Credit card issuers make up for the rate hike by the automatic rise in variable backend rates, as well the increasing spread between the prime rate and what consumers pay on new accounts. They can also increase other fees, like late payment fees or balance transfer fees to keep long 0% deals viable.

The Federal Reserve tends to hike up interest rates gradually over time. And people in credit card debt will barely notice the rate increase in their monthly statement. When rates are increased by 0.25%, the monthly minimum due on a credit card will increase $2 for every $10,000 of debt.

The danger of such a small increase in the monthly payment is complacency. Remember that by paying the minimum due, you could be in debt for more than 20 years.

Rates are expected to keep rising, so it make sense for consumers to lock in a low rate today. The best ways to lock in lower rates are by leveraging long 0% balance transfer deals or by consolidating into fixed rate personal loans.

Savings accounts

On average, savings account rates haven’t changed much since the Fed started raising rates. That’s largely because big banks with the biggest deposits and large branch networks have less incentive to offer higher rates, and this skews national data on rates earned because most savers don’t shop around to find higher rates at online banks and credit unions.

Consumers who shop around can find much higher savings account rates than three years ago, and shopping around for a better rate on your deposits is one of the best ways to make the Fed’s rate hikes work in your favor.

Back in 2015, it was rare to see savings accounts pay 1% interest.

Today, many online banks are competing for deposits by offering savings account rates approaching 2%, flowing through about half of the Fed’s rate hike into increased rates for depositors. These rates will continue to rise as the Fed hikes rates.

CDs

CD rates have moved faster than savings rates, up 0.11 points for 12-month CDs since the Fed started raising rates. That’s in part because they are a more competitive product that forces consumers to rate shop when they expire at the end of their 6-month, 12-month or longer term.

But that rate rise doesn’t fully reflect what some smaller banks are passing through, as the banks with the largest deposits have been slow to raise rates.

The rates on 1 and 2 year CDs at online banks have been increasing rapidly, and are now well over 2%, reflecting much of the Fed’s rate increases since 2015.

The rates on 5-year CDs have not been increasing as quickly. As a result, the rate curve has been flattening.

A reasonable strategy would be to invest in short-term (1 and 2 year) CDs. If competition at the short end continues, you can get the benefit in a year on renewal.

And if long-term rates start to rise, you can redeploy or build a ladder in a year.

Student loans

Federal student loan rates are set based on a May auction of 10-year Treasury notes, plus a defined add-on to the rate. As of July 1st, rates for new undergraduate Stafford loans are expected to increase to 5.04%, up from 4.29% before the federal funds target rate began to rise.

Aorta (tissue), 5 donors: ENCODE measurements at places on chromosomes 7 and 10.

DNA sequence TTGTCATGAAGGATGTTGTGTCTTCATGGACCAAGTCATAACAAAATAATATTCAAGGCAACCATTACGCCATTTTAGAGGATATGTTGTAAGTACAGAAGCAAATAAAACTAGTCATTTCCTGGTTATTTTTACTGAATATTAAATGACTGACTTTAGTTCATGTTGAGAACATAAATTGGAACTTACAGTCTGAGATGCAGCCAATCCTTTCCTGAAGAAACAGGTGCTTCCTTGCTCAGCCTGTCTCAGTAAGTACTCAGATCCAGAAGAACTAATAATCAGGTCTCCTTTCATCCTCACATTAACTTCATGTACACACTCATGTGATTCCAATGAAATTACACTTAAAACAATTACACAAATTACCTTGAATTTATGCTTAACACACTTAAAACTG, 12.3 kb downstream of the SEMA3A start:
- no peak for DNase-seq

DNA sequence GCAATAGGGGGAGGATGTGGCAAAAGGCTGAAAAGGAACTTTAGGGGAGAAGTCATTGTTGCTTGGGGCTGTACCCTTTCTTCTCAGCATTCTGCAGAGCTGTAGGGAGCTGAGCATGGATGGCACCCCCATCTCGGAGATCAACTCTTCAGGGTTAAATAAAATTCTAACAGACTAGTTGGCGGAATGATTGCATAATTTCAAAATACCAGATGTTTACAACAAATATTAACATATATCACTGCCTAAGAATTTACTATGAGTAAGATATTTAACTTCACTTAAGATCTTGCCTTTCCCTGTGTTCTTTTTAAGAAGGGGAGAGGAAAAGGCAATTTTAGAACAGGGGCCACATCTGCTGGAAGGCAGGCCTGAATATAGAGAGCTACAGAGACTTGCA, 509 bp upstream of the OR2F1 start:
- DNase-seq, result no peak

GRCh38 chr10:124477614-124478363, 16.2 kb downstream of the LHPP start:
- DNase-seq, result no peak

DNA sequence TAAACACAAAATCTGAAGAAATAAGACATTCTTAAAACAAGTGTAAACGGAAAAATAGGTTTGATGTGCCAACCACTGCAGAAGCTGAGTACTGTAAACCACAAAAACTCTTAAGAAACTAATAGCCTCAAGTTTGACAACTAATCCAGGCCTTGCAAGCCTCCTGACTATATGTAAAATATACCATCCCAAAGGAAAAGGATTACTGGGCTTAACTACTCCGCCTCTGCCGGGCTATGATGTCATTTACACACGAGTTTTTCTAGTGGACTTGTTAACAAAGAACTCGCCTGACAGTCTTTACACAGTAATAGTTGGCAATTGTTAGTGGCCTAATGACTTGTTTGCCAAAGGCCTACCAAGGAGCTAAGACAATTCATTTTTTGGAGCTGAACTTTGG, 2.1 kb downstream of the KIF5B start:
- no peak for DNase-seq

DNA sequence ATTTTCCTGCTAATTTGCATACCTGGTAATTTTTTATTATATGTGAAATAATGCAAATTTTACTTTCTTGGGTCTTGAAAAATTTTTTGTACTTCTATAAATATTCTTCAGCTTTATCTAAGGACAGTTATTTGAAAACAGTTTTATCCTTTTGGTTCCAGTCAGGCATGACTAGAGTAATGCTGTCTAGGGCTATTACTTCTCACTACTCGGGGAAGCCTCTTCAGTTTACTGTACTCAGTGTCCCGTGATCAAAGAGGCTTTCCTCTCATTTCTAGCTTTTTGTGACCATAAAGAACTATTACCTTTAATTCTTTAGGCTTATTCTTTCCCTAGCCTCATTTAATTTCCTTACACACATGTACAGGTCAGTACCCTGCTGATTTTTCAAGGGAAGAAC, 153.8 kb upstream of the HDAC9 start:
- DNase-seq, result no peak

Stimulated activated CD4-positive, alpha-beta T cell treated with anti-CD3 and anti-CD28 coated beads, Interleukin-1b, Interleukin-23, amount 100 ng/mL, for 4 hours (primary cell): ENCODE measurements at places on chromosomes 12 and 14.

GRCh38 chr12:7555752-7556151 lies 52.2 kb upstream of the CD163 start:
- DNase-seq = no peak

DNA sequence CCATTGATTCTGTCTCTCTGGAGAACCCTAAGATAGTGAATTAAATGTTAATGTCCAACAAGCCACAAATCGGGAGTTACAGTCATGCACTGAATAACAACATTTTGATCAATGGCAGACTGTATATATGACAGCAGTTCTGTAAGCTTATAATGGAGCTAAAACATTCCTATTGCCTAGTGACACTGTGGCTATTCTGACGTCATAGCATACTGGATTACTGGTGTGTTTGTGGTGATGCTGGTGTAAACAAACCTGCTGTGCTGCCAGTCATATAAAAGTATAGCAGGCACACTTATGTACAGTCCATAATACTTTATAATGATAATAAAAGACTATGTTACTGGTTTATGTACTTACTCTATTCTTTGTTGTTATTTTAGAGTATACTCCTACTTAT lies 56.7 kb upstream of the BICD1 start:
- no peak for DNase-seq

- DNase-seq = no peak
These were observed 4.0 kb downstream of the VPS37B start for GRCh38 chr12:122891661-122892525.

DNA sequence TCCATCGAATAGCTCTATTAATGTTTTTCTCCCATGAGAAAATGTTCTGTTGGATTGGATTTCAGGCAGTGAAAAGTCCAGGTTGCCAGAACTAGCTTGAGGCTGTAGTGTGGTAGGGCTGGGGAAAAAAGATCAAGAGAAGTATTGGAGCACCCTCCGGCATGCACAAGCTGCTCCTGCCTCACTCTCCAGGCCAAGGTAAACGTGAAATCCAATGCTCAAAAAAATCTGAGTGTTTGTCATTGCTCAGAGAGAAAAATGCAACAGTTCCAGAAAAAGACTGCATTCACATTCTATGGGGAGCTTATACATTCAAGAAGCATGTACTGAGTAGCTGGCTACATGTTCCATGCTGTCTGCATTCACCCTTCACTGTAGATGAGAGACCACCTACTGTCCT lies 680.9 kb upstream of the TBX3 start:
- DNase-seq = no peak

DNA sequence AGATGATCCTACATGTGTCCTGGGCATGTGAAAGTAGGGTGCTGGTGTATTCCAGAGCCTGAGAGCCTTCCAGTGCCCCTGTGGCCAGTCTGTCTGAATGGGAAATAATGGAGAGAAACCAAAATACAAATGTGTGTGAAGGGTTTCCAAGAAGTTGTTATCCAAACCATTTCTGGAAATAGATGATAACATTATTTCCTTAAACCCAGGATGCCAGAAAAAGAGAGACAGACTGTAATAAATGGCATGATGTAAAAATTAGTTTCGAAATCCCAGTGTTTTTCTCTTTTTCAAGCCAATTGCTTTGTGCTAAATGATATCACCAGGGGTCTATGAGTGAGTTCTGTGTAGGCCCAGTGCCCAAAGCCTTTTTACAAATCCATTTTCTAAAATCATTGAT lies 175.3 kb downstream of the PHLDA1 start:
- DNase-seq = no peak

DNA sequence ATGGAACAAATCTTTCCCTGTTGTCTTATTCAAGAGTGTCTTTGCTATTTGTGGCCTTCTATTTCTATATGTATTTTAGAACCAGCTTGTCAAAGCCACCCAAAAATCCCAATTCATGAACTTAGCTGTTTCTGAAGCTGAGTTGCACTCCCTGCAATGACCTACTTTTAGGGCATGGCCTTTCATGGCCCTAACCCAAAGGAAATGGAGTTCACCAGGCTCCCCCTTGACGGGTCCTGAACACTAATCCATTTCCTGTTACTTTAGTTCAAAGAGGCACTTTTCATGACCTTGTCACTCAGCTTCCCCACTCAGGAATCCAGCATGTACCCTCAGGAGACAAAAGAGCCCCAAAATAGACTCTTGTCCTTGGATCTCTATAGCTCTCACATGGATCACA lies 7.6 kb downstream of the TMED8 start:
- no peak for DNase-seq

Since student loan rates are determined by the 10-year Treasury rate, rather than a short-term rate, they are less directly related to changes in the federal funds rate than some shorter term forms of borrowing like credit cards. Instead, future market views of inflation and economic growth play a role. Federal student loan rates are capped at 8.25% for undergraduates and 9.5% for graduate students.

For private refinancing options, rates depend on secondary markets that tend to follow longer term rates, rather than the current federal funds rate, but in general, a rising rate environment could mean less attractive refinancing options.

Personal loans

Personal loan rates tend to be driven by many factors, including an individual lender’s view of the lifetime value of a customer, funding availability, and credit appetite. Most personal loans offer fixed rates, and in a rising rate environment overall, we expect these rates will go up, making new loans more expensive, so consumers on the fence should consider shopping for a good rate sooner rather than later. Since the end of 2015, rates on 2-year personal loans tracked by the Federal Reserve have increased by 0.56 points.

Auto loans

Prime consumers who shop around for an auto loan can still find very low rates, especially when manufacturers are offering special financing deals to move certain car models.

But the overall rates across the credit spectrum have gone up since the Fed raised rates, in part due to the rate hikes, and in part due to recent greater than expected delinquencies in some parts of the auto lending market.

Mortgages

Since the Fed started raising rates in late 2015, 30-year fixed-rate mortgages have increased from approximately 3.9% to 4.5%, or about half the increase of the Fed funds rate.

The mortgage market tends to follow trends in longer term bond markets, like the 10-year Treasury, since mortgages are a longer term form of borrowing. That shields them from some of the impact of Fed rate increases, and it’s not unusual for mortgage rates to decline during some periods when the Fed is raising rates.

What can consumers do

Rates are only going to go up. That means life is going to get more expensive for debtors, and more rewarding for savers.

If you are in debt, now is the time to lock in the lowest rate possible. There are still plenty of options at this point in the credit cycle for people to lock in lower interest rates.

If you are a saver, ignore your traditional bank and look online. Take advantage of online savings accounts and CDs to earn 20 times the rate of typical big bank rates.

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Nick Clements
Nick Clements |

Nick Clements is a writer at MagnifyMoney. You can email Nick at nick@magnifymoney.com